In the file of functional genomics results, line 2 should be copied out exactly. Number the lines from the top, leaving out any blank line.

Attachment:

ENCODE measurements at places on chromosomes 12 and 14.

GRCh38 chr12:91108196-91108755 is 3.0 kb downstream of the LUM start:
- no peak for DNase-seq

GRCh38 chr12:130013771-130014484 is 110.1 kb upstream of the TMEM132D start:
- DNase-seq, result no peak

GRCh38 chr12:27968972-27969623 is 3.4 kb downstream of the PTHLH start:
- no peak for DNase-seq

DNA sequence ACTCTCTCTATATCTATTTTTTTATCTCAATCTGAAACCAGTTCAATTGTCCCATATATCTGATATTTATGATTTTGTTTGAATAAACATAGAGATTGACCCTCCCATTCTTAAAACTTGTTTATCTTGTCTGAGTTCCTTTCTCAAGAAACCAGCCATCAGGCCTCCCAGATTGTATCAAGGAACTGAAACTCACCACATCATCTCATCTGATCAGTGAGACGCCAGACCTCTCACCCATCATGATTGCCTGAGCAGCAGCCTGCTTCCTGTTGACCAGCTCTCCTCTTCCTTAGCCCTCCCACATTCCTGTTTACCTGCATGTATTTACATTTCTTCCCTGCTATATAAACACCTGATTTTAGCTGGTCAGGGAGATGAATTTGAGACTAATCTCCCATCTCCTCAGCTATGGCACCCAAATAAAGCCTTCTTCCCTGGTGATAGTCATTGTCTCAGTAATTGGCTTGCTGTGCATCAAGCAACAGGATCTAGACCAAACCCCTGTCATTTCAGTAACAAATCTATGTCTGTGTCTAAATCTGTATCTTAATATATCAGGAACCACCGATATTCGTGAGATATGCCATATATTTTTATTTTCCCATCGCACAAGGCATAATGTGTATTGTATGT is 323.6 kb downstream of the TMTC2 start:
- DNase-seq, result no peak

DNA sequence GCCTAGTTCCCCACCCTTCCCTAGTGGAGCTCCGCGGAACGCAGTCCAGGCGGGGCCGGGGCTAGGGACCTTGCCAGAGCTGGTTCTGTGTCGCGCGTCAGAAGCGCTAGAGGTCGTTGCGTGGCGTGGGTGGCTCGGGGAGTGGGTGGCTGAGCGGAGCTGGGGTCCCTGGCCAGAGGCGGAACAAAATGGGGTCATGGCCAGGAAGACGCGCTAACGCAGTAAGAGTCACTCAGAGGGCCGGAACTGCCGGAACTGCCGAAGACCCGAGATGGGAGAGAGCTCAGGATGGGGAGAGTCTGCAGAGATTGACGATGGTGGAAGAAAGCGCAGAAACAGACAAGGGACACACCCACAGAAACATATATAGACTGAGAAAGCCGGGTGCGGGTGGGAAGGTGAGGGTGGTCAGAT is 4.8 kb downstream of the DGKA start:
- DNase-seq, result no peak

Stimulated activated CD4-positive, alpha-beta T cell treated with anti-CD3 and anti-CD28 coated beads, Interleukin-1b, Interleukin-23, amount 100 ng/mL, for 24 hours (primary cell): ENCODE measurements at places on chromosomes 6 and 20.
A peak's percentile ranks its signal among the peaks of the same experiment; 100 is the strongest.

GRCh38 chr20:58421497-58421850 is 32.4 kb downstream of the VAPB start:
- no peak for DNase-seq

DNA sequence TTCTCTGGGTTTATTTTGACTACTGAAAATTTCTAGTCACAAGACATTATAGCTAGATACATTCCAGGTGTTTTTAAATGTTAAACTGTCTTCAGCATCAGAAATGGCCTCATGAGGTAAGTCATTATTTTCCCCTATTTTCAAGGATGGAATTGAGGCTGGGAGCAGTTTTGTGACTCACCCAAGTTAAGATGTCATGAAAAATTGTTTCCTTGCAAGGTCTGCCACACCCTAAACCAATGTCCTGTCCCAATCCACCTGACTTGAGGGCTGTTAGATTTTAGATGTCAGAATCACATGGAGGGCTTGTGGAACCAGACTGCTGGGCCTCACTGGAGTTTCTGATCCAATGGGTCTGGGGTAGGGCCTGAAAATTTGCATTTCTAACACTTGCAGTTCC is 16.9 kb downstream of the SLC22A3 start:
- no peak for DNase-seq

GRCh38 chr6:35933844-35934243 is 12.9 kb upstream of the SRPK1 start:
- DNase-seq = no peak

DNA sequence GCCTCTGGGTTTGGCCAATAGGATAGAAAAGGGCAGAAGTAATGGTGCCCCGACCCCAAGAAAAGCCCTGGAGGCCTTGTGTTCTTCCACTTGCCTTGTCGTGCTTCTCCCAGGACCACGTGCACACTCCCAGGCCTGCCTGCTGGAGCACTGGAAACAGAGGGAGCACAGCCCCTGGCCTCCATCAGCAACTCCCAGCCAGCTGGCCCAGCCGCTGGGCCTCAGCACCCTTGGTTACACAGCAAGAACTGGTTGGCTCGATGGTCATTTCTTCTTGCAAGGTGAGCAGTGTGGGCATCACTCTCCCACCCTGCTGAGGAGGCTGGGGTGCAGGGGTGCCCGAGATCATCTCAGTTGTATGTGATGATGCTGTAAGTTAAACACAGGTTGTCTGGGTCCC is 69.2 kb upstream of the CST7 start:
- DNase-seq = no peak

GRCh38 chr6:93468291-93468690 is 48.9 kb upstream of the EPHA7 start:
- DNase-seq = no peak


GRCh38 chr12:91108196-91108755 is 3.0 kb downstream of the LUM start: